The business and politics of spiritual journeys
Religion & Liberty Online

The business and politics of spiritual journeys

Over the weekend the Grand Rapids Press published an article by Mary Radigan that examines one booming trend in the travel industry, “Spiritual journeys take off in travel industry.”

“The market for religious travel has grown into an $18 billion industry worldwide,” writes Radigan. “In the past decade, it has expanded into cruise lines, bus trips, escorted tours, and conventions and meetings.”

This growing interest in religiously-based travel underscores the tensions behind the recent controversy over an archaeological dig near the Temple Mount in Jerusalem. As GetReligion notes, the area is both the holiest site in Judaism and the third holiest site for Muslims.

Here’s a picture from my own trip to Israel in 1999 during a summer semester working at Bethsaida archaeological excavations under the direction of Dr. John Greene. You can see the Wailing Wall in the foreground with the Dome of the Rock behind it. To the lower right hand side, you can see the guarded walkway to the Temple Mount. To the right of this walkway is the area where the archaeological dig is taking place. The perspective of the picture is facing roughly southeast, and the al-Aqsa Mosque is on the west side of the mount.


Jordan J. Ballor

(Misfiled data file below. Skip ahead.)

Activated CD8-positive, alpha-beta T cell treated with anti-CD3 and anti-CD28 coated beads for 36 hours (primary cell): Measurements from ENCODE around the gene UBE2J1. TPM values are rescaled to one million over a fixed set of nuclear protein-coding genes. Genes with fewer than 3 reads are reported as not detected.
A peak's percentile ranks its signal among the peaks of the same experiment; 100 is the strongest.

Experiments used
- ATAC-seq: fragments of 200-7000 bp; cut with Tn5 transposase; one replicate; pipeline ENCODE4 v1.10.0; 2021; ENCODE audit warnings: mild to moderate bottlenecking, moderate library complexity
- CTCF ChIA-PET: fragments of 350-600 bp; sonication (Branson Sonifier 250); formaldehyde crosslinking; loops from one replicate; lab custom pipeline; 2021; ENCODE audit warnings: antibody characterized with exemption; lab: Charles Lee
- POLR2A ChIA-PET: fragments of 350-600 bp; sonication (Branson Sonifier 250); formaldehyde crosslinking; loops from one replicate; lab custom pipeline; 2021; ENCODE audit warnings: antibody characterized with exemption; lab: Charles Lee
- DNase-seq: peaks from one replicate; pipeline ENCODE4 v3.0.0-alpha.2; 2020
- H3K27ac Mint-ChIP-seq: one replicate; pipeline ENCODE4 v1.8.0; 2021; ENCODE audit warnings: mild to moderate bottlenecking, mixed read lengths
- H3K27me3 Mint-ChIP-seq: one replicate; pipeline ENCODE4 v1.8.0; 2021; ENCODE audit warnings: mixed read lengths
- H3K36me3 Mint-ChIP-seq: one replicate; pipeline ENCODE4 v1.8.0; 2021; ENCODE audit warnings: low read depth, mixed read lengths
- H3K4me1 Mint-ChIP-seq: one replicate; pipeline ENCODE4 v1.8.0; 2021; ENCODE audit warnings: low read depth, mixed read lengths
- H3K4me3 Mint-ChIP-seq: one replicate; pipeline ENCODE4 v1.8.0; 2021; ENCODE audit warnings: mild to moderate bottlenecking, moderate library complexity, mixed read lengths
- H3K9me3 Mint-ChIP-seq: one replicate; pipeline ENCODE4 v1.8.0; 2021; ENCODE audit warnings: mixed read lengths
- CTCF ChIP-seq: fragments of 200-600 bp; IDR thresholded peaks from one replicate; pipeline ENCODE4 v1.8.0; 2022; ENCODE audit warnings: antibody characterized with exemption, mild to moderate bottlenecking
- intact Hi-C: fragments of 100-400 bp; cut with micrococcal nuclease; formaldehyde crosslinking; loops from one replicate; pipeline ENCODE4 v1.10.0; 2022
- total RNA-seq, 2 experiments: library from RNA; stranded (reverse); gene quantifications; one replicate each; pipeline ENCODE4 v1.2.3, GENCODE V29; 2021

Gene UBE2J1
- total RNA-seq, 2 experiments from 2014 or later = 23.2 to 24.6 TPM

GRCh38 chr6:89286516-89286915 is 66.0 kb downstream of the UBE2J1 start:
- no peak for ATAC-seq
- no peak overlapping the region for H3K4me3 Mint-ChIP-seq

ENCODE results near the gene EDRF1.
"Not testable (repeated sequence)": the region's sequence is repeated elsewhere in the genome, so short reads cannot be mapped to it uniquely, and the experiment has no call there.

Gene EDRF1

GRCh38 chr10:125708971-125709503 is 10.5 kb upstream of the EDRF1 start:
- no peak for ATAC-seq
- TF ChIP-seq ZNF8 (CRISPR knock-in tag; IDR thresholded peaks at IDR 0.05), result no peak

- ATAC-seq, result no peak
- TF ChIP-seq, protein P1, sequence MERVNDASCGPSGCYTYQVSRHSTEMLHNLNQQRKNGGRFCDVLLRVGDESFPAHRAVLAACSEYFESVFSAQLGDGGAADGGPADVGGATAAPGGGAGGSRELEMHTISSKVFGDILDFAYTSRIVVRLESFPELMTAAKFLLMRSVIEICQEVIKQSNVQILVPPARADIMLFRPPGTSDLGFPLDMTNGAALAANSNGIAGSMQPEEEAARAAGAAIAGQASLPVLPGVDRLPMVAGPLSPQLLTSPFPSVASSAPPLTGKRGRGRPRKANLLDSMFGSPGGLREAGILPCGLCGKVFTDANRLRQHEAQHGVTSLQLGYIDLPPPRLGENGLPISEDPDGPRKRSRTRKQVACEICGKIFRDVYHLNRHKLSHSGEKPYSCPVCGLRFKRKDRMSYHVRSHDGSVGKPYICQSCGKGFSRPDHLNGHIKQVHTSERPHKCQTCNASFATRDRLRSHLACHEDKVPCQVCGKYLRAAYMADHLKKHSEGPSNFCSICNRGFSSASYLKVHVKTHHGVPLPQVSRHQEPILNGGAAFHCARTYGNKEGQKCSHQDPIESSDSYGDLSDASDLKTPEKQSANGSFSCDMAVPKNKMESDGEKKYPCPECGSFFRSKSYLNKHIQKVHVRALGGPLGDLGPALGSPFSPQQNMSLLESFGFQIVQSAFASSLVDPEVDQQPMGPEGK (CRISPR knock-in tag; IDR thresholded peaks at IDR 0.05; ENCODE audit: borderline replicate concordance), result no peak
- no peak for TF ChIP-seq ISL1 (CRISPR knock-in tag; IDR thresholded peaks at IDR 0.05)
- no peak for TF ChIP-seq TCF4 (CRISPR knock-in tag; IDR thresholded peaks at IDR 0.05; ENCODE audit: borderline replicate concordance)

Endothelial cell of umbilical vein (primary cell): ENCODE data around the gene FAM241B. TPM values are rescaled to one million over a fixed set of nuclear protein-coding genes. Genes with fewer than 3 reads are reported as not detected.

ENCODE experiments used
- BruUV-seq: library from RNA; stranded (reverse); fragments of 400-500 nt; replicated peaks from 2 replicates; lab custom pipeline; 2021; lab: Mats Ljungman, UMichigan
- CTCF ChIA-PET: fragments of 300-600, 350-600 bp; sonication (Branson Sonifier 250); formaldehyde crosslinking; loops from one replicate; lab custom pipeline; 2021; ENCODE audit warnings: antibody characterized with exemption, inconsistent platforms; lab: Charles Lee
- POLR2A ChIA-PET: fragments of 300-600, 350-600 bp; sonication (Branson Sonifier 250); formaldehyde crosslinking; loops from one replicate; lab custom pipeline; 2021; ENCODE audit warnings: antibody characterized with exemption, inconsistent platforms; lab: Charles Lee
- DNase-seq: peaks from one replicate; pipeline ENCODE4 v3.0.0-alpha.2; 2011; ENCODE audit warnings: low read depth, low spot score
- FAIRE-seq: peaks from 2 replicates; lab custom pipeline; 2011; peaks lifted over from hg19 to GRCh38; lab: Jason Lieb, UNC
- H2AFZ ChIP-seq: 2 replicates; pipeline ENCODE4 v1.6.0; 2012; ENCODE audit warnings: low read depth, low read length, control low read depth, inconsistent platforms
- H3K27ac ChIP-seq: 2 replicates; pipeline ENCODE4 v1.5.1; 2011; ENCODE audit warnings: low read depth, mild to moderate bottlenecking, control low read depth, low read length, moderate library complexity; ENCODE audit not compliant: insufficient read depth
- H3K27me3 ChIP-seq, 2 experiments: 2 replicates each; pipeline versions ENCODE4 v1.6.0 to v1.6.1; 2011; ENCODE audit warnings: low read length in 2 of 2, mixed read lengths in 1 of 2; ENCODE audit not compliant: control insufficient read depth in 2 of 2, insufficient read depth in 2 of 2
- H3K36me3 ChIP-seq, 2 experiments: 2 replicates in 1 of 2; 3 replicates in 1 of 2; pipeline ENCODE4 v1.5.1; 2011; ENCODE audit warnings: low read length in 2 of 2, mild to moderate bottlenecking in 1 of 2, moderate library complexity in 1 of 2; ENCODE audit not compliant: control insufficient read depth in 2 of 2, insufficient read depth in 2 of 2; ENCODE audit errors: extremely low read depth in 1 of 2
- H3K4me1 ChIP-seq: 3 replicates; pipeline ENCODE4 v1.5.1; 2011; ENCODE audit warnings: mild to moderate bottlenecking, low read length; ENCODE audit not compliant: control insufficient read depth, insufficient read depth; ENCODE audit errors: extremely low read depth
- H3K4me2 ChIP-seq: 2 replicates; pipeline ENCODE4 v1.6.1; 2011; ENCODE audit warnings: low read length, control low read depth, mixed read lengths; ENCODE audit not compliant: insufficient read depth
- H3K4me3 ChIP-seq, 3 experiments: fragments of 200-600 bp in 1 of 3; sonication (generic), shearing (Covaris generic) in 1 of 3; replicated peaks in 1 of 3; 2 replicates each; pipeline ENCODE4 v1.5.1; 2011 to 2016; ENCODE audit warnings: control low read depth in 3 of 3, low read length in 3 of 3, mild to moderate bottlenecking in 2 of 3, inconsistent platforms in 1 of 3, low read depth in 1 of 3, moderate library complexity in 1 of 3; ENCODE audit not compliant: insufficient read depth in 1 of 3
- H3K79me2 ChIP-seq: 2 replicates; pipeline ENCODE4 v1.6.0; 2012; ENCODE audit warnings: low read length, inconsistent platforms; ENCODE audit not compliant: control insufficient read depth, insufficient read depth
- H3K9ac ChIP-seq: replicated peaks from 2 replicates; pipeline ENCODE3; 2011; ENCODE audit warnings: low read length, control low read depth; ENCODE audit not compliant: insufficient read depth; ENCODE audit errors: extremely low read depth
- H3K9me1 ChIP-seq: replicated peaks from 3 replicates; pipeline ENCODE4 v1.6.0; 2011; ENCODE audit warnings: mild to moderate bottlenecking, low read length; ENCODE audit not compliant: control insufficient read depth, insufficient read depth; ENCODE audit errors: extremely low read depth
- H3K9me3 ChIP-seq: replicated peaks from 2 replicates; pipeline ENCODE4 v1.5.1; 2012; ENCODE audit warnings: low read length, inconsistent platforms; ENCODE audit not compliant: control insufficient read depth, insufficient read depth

Jordan J. Ballor (Dr. theol., University of Zurich; Ph.D., Calvin Theological Seminary) is director of research at the Center for Religion, Culture & Democracy, an initiative of the First Liberty Institute. He has previously held research positions at the Acton Institute and Vrije Universiteit Amsterdam, and has authored multiple books, including a forthcoming introduction to the public theology of Abraham Kuyper. Working with Lexham Press, he served as a general editor for the 12 volume Abraham Kuyper Collected Works in Public Theology series, and his research can be found in publications including Journal of Markets & Morality, Journal of Religion, Scottish Journal of Theology, Reformation & Renaissance Review, Journal of the History of Economic Thought, Faith & Economics, and Calvin Theological Journal. He is also associate director of the Junius Institute for Digital Reformation Research at Calvin Theological Seminary and the Henry Institute for the Study of Christianity & Politics at Calvin University.